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Treating peanut allergy bit by bit
New Gene Fights Potato Blight
Growing Healthier Tomato Plants
Amphibians
Salamanders
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Frogs and Toads
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Who's Knocking?
Armadillo
New Mammals
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Seeing red means danger ahead
Meet your mysterious relative
Copycat Monkeys
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Dodos
Birds We Eat
Crows
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Makeup Science
Earth-Friendly Fabrics
These gems make their own way
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Electronic Paper Turns a Page
Galaxies on the go
Getting in Touch with Touch
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Fossil Forests
Feathered Fossils
Watery Fate for Nature's Gliders
E Learning Jamaica
E Learning in Jamaica WIN PRIZES and try our Fun Animated Games
2014 GSAT Results for Jamaican Kids
Results of GSAT are in schools this week
Earth
Farms sprout in cities
Quick Quake Alerts
Earth from the inside out
Environment
Sounds and Silence
Shrimpy Invaders
Ready, unplug, drive
Finding the Past
Writing on eggshells
The Taming of the Cat
Stone Tablet May Solve Maya Mystery
Fish
Flashlight Fishes
Tilapia
Mako Sharks
Food and Nutrition
Turning to Sweets, Fats to Calm the Brain
Recipe for Health
The Color of Health
GSAT English Rules
Finding Subjects and Verbs
Who vs. Whom
Capitalization Rules
GSAT Exam Preparation Jamaica
Mastering The GSAT Exam
GSAT stars reap scholarship glory
10 Common Mistakes When Preparing for the GSAT Math Test
GSAT Exams Jamaica Scholarships
Access denied - Disabled boy aces GSAT
GSAT Scholarship
Results of GSAT are in schools this week
GSAT Mathematics
Secrets of an Ancient Computer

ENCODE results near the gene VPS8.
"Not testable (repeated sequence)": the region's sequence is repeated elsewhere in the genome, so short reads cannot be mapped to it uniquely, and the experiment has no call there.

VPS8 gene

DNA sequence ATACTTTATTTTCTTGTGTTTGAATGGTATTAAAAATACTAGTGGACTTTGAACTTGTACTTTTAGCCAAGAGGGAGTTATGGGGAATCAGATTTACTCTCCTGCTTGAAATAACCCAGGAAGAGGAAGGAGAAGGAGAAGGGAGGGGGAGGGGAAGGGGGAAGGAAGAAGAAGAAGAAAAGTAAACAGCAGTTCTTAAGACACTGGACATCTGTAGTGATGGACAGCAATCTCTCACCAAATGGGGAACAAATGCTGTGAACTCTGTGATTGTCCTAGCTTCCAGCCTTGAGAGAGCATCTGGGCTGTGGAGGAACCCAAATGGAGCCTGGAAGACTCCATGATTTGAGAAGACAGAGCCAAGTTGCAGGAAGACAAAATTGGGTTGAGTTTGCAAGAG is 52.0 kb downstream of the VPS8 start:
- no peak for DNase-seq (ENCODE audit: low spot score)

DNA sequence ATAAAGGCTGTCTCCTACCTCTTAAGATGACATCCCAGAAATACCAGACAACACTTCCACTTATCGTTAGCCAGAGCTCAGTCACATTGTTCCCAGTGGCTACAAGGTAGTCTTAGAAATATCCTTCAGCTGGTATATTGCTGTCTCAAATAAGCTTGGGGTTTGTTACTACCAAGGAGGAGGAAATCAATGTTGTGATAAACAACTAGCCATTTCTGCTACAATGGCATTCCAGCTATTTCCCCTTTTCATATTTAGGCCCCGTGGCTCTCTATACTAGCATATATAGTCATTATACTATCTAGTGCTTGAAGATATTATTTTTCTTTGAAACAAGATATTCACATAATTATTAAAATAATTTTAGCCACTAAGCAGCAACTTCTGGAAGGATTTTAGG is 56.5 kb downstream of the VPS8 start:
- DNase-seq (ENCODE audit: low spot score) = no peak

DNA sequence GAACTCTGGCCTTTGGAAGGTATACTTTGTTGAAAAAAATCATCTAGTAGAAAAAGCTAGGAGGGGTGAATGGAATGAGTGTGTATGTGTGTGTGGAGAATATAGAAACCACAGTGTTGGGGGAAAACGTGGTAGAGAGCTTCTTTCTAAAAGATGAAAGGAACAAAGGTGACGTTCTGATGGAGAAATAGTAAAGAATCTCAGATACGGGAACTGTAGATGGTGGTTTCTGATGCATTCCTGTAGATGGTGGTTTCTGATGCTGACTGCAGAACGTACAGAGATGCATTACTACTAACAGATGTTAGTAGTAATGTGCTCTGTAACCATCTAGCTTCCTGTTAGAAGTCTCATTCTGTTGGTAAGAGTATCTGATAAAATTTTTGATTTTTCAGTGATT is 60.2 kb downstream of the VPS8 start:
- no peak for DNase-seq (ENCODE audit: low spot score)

A Sweet Advance in Candy Packing
Math and our number sense: PassGSAT.com
Human Body
Taste Messenger
Prime Time for Broken Bones
Gut Germs to the Rescue
Invertebrates
Tapeworms
Flies
Mussels
Mammals
Yorkshire Terriers
Guinea Pigs
Pomeranians
Parents
What Not to Say to Emerging Readers
Raise a Lifelong Reader by Reading Aloud
Expert report highlights the importance to parents of reading to children!
Physics
Speedy stars
The Particle Zoo
Spin, Splat, and Scramble
Plants
Surprise Visitor
City Trees Beat Country Trees
Underwater Jungles
Reptiles
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Crocodiles
Rattlesnakes
Space and Astronomy
No Fat Stars
Roving the Red Planet
A Darker, Warmer Red Planet
Technology and Engineering
Machine Copy
Drawing Energy out of Wastewater
Slip Sliming Away
The Parts of Speech
Adjectives and Adverbs
Pronouns
Problems with Prepositions
Transportation
Ready, unplug, drive
Seen on the Science Fair Scene
How to Fly Like a Bat
Weather
Science loses out when ice caps melt
Polar Ice Feels the Heat
Earth's Poles in Peril
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Undersea Vent System Active for Ages

Deep at the bottom of the Atlantic Ocean, there is a huge and mysterious network of rock structures called the Lost City. Rock spires on the steep slopes of an undersea mountain stretch as high as 18-story buildings. Cracks in the rocks spit out warm fluids that are full of minerals. Scientists have recently uncovered new clues about the chemical workings of the Lost City. The research might help explain how life began. The search for life’s beginnings often focuses on bubbling cracks in the seafloor, called hydrothermal vents. Underwater volcanoes heat most vent systems. The Lost City is different. There, chemical reactions between seawater and rocks warm the oozing flow of mineral-rich liquids. Researchers from Switzerland analyzed sediment from the Lost City, which lies 2,500 km east of Bermuda. They found rock deposits on the chimneys that are 25,000 years old. However, white, feathery structures around the vents formed just in the last few decades. All together, the new data suggests that the Lost City’s vent system has been spewing warm fluids for at least 30,000 years. Tons of tiny microbes live near the vents, happy as clams. Studying them might help explain how the world’s first microbes formed. Finding the Lost City was only the first step. Many mysteries remain!—E. Sohn

Undersea Vent System Active for Ages
Undersea Vent System Active for Ages








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